We are extremely lucky to have Prof. Dr. Robert Walker, who will be discussing on our understanding of poverty beyond income. Abstract Because economists, especially developmental economists, have been so important in shaping discussions about poverty, it has long been measured, and sometimes conceptualised, simply as a lack of income in relation to needs. Times change, and poverty is increasingly being thought about in multidimensional terms, both within policy and academic circles. However, there is little conceptual basis for the choice of dimensions that are measured. Moreover, policy attention remains largely focussed on the people in poverty who need to be helped and are often thought to be the cause of the problem. The political reality is different. Poverty exists because those who are not poor do not care about poverty or the people who experience it. Political attention needs to focus on the prosperous middle class. China has eradicated absolute poverty only to find that relative poverty remains. This talk considers whether the Chinese middle-class care enough about relative poverty to have anything done about it and concludes that it does not. And the reasons seem to have as much to do with psychology as with economics. Biography Robert Walker is Professor at the Institute of Social Management/School of Sociology, Beijing Normal University under China's 'High Level Foreign Talents' programme. He is Professor Emeritus at the University of Oxford where he is also Emeritus Fellow of Green Templeton College and 2021 Shorenstein Fellow, Harvard University. He was formerly Professor of Social Policy at the University Nottingham and before that Professor of Social Policy Research, Loughborough University where he was Director of the Centre for Research in Social Policy. He is a Fellow of the Royal Society of Arts and of the Academy of Social Sciences and was awarded an MBE by HM Queen Elizabeth II in 2012 for his services to social policy research. In 2020 he was nominated for a Friends of China award by the Chinese Ministry of Education. His research interests are eclectic but include poverty, social security, children’s studies, media presentation, policy evaluation and research methodology. Format Prof. Walker will be speaking for the first 45 minutes. We will then be holding a Q&A Session. This session is part of the larger project: Dissecting Capitalism: Its past, present and future This series aims to explore the tenets of capitalism over the fabric of time and examine its influence on the global economy and social classes.Learn more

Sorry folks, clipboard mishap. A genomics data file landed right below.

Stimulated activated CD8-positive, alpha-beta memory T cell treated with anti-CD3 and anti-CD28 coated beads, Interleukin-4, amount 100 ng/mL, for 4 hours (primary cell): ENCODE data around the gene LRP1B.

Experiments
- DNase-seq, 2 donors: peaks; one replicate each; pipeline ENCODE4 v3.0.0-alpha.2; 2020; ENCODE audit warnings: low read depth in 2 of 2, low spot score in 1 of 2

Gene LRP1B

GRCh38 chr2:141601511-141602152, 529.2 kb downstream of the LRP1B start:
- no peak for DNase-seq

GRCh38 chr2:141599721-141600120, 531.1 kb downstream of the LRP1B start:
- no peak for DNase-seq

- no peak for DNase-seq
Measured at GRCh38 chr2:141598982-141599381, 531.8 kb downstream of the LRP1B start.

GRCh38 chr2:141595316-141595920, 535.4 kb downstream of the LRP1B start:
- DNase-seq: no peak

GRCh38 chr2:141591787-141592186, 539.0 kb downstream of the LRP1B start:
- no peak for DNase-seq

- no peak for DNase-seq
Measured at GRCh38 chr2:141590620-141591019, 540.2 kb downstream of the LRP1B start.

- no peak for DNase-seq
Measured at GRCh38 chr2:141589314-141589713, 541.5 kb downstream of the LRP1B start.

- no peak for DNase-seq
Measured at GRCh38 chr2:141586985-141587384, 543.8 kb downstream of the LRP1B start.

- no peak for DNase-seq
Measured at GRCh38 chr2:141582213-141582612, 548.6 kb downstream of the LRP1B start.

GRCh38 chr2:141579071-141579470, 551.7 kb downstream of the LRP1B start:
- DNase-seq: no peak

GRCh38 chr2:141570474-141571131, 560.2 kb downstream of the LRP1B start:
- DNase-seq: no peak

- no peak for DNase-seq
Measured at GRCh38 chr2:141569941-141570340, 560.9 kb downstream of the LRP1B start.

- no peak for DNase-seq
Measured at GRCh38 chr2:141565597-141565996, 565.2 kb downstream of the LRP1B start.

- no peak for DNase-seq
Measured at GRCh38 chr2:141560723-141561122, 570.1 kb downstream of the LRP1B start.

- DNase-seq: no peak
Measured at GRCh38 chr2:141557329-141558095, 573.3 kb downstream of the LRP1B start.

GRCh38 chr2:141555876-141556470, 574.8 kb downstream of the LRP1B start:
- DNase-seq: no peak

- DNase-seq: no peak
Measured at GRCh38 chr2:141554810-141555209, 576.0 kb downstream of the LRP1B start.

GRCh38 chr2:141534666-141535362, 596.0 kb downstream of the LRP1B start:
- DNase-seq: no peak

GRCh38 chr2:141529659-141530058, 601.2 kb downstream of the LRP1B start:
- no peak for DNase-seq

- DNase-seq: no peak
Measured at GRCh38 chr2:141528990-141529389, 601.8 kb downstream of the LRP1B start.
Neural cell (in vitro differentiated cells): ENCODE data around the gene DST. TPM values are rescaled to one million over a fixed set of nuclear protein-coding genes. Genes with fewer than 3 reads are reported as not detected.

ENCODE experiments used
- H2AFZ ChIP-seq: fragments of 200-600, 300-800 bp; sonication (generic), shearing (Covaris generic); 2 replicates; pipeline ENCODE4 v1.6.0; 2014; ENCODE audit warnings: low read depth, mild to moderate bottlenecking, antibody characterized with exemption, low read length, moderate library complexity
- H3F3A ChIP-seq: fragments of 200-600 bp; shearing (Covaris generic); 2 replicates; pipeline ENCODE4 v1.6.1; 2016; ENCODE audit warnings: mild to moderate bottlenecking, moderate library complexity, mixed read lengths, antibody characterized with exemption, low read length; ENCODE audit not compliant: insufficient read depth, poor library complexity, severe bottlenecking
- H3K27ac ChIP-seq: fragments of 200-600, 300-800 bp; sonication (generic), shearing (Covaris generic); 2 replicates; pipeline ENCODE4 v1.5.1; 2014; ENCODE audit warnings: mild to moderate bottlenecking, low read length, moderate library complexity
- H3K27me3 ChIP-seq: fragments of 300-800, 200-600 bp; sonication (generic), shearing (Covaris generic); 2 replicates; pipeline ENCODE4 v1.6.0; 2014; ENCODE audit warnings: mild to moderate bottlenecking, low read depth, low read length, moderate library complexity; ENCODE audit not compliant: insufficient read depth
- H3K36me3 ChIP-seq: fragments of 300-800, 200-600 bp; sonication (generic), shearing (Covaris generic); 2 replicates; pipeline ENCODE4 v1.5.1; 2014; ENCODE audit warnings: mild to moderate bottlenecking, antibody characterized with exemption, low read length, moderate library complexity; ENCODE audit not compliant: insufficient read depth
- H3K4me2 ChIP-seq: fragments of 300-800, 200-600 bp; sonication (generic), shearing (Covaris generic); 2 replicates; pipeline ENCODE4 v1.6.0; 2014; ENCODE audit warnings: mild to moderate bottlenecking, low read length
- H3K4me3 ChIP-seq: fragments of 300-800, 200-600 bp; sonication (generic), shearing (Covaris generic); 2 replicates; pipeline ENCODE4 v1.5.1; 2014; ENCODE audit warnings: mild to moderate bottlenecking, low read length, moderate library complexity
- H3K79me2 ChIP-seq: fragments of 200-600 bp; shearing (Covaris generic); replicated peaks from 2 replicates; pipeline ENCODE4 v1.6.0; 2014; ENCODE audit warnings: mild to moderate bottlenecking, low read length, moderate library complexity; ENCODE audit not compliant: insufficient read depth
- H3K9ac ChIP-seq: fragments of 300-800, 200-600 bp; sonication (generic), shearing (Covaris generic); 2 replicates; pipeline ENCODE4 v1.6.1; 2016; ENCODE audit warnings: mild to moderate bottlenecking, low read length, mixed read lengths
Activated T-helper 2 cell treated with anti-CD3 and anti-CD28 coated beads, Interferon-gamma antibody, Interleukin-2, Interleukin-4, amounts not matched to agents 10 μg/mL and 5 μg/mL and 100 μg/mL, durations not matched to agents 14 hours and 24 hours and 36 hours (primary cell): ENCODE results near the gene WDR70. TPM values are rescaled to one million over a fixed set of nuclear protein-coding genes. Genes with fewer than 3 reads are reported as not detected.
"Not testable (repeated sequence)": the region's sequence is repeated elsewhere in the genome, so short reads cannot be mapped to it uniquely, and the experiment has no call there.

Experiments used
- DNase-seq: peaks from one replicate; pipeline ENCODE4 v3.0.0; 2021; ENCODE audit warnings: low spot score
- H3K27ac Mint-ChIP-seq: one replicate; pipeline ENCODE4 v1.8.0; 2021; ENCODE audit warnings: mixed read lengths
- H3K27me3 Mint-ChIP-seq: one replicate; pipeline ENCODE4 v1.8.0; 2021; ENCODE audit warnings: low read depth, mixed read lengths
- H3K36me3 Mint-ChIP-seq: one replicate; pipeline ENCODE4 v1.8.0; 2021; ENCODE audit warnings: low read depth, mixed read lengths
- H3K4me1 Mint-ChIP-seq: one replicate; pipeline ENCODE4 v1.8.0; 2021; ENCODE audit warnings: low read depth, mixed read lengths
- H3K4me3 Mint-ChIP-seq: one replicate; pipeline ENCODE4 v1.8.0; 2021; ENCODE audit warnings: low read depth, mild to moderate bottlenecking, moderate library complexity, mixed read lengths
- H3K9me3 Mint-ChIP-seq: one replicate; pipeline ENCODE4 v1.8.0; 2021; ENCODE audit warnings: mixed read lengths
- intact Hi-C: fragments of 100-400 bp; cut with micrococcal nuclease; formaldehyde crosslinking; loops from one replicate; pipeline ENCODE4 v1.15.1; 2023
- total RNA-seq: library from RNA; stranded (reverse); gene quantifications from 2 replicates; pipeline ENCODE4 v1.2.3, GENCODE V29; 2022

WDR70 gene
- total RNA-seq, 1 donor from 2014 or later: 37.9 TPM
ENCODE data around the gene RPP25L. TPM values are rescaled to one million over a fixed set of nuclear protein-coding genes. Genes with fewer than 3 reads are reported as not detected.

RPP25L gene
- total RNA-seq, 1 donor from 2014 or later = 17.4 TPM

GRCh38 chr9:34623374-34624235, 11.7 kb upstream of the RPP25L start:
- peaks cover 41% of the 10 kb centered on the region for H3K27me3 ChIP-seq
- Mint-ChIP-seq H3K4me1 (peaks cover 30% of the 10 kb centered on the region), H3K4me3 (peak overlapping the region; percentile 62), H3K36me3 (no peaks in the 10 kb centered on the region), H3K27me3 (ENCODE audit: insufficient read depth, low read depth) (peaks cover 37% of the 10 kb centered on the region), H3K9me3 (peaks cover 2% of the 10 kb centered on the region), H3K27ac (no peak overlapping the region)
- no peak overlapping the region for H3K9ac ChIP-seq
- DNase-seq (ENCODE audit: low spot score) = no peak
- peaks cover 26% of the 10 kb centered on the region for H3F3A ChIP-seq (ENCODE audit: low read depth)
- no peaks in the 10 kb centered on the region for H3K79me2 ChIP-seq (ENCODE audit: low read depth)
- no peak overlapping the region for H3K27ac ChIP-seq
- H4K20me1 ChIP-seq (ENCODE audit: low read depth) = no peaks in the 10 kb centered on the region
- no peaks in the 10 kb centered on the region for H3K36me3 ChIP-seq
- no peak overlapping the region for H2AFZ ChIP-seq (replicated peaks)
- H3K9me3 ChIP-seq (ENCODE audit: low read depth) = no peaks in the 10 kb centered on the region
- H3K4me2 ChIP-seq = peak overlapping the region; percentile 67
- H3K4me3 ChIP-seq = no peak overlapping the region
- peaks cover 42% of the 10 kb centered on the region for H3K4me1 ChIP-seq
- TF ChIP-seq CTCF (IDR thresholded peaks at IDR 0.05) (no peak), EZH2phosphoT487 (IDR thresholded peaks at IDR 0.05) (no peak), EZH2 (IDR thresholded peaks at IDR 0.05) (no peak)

10 Dec 2021
Beyond False Dilemmas in Economic Policy
This session of the webinar series will feature Dr. Sanjay G. Reddy. He will be discussing false dilemmas in economic policy. Abstract The aspirations of the people of the developing countries for improved living standards seems to make continued, indeed increased, economic growth a necessity. At the same time, the growth process that is present in many countries is economically, socially, and ecologically inadequate if not harmful (for instance, because the growth that is taking place is often "jobless", and because it is often accompanied by ecological devastation). How should we think about the resulting conundrum and how to overcome it? What are the roles of national policies and of international arrangements in resolving the dilemma? How can sensible international arrangements help to foster and sustain suitable national policies? Being "for or against" growth, markets or globalization proves conceptually inadequate, when the question is instead one of what forms of growth, markets or globalization one should seek. I will describe the economic arguments for "dissolving" rather than resolving this false dilemma, and sketch the shape of an alternative. Biography Sanjay G. Reddy is an Associate Professor of Economics at The New School for Social Research. For more please visit his personal webpage. Format Dr. Reddy will be speaking for the first 45 minutes. We will then be holding a Q&A Session. This session is part of the larger project: Dissecting Capitalism: Its past, present and future This series aims to explore the tenets of capitalism over the fabric of time and examine its influence on the global economy and social classes.Learn more
- South Asia
Sattwick Dey Biswas
For questions, the Project Organizers.